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Crisis or Opportunity?

China is a manufacturing powerhouse. Known as “the world’s factory,” China is the world’s largest manufacturer in terms of output. The country’s GDP reached $17.7 trillion in 2021, up $3 trillion from 2020. This year, China is targeting to grow another 5.5%.  

Outside of textiles, nearly every promotional product comes from China—or has components from the country. China’s speed, low labor rates and strong manufacturing capabilities have made it a global manufacturing hub and the go-to source in the promotional products industry. 

China is the world’s second-largest economy behind the United States and its most populous nation with 1.4 billion people. But the country is changing rapidly. So is the relationship between China and the U.S.—and China and the world.

Is the promotional products industry ready for what comes next?

Tumultuous Times

Doing business in one of the world’s most dynamic countries has become increasingly complicated. First came the China tariffs in 2018, leading the world’s two largest economies to engage in a bitter trade war. Some economists say the U.S.-China trade war could go on for years. 

The United States currently imposes a 25% tariff on approximately $250 billion of imports from China and a 7.5% tariff on approximately $112 billion worth of imports from China, according to the Tax Foundation. Chinese tariffs on American products are about 20%. Before the U.S.-China trade war, U.S. tariffs on Chinese goods were on average 3.1%, while China’s tariffs on American goods were about 8%.

While meant to punish China for its unfair economic policies, the tariffs that were started by the Trump Administration ended up harming the U.S. Multiple studies have shown that U.S. importers and consumers have primarily paid for the tariffs.

"We're paying the bill and it's hurting our earnings" - quoteBen Zhang, president and CEO of Greater Pacific, says his company builds the tariff into the prices he charges distributors. His distributor clients then do the same with their end-buyer clients. “Who eventually pays the price? Not China factories—American businesses,” Zhang says. “We’re paying the bill, and it’s hurting our earnings. We’re suffering.”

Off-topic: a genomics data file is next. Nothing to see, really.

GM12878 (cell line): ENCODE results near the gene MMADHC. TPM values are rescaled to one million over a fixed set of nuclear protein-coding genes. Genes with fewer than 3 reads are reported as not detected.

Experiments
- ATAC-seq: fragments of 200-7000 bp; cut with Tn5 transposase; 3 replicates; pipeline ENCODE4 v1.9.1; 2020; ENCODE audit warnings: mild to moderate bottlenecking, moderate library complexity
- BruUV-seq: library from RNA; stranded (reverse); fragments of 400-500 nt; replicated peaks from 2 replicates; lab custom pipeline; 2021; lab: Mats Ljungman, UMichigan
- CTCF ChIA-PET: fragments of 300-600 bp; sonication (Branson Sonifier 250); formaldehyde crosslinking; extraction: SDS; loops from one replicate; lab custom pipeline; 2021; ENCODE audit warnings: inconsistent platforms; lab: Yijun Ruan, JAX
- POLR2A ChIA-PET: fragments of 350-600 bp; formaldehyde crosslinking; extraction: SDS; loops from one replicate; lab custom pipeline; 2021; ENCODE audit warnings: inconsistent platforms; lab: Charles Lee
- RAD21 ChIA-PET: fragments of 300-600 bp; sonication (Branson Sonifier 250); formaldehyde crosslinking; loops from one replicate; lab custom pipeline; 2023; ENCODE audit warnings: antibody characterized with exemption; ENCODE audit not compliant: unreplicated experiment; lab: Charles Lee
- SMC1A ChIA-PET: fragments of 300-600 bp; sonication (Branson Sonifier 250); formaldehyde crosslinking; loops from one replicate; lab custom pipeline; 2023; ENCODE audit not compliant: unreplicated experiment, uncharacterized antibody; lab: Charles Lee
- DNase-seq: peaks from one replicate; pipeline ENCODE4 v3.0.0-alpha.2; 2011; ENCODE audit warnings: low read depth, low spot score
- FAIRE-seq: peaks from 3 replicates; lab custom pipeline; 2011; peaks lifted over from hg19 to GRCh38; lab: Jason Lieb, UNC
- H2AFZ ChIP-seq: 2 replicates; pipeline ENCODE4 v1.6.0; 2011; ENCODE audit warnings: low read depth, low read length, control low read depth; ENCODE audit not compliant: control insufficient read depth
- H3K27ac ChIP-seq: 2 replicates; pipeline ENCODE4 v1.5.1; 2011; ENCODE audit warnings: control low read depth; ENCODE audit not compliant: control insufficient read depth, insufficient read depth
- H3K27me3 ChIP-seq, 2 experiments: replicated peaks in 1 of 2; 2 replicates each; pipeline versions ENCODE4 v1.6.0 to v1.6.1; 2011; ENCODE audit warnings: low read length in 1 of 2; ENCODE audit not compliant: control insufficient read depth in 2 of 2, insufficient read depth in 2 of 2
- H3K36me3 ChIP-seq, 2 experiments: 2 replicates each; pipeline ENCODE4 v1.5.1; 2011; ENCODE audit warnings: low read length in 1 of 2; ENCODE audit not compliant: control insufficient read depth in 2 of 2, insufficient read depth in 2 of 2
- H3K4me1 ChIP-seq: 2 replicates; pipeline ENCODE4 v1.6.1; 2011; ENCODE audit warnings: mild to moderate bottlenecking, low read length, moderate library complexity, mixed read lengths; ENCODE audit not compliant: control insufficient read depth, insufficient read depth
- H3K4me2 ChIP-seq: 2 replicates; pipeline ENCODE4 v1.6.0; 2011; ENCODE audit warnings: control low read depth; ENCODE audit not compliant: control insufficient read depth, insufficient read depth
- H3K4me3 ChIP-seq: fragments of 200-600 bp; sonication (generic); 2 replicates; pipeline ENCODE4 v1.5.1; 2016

After the tariffs came COVID-19, causing economies to grind to a halt. Since the beginning of the pandemic in 2020, China has instituted a strict zero-Covid policy to crush outbreaks and chains of transmission. The central government enforces large-scale lockdowns, mass testing and international travel bans as part of its zero-Covid strategy. 

China’s strict approach over the past two years has created numerous bottlenecks in the global supply chain, with factory shutdowns and logistics closures. However, experts doubt the country will change its strategy. In March, China locked down tens of millions of people as it experienced its largest Covid outbreak in two years. With the world seemingly turning a corner on the pandemic following the Omicron variant’s global spike this winter, China’s shutdown affected 19 provinces, including Shenzhen, which is key to supply chains because of its ports.

In the wake of the debilitating trade war and pandemic came supply chain snarls that entangled the world. Every aspect of the global supply chain was upended, from the factories manufacturing items to the cargo ships to transport the goods to backlogs at ports to unload the shipments. 

Zhang says that while it used to take about a week to get freight once it arrives in the port, it may now take months. And once a shipment clears customs, there may not be a truck driver to transport the goods. This leads to a domino effect. Suppliers like Greater Pacific can’t bill distributors for undelivered freight. Distributors can’t bill their clients. And end buyers purchasing promotional products must wait several months—time they often don’t have—to get their goods in hand. 

Companies shipping products from China are shelling out substantially more than they did pre-pandemic. Zhang says that a typical 40-foot container from China used to cost $3,000-$4,000, but now costs anywhere from $18,000-$25,000. “It’s unbelievable, but we have to pay it. We have no choice,” he says.

Brennan Mulligan, founder and CEO of California-based Skyou, has never seen anything like it. “Everybody says it’s unprecedented, but it applies in this case,” he says. “Everyone was blindsided.”

Pivoting To Closer Shores

Anna PaczkowskaCrisis or Opportunity?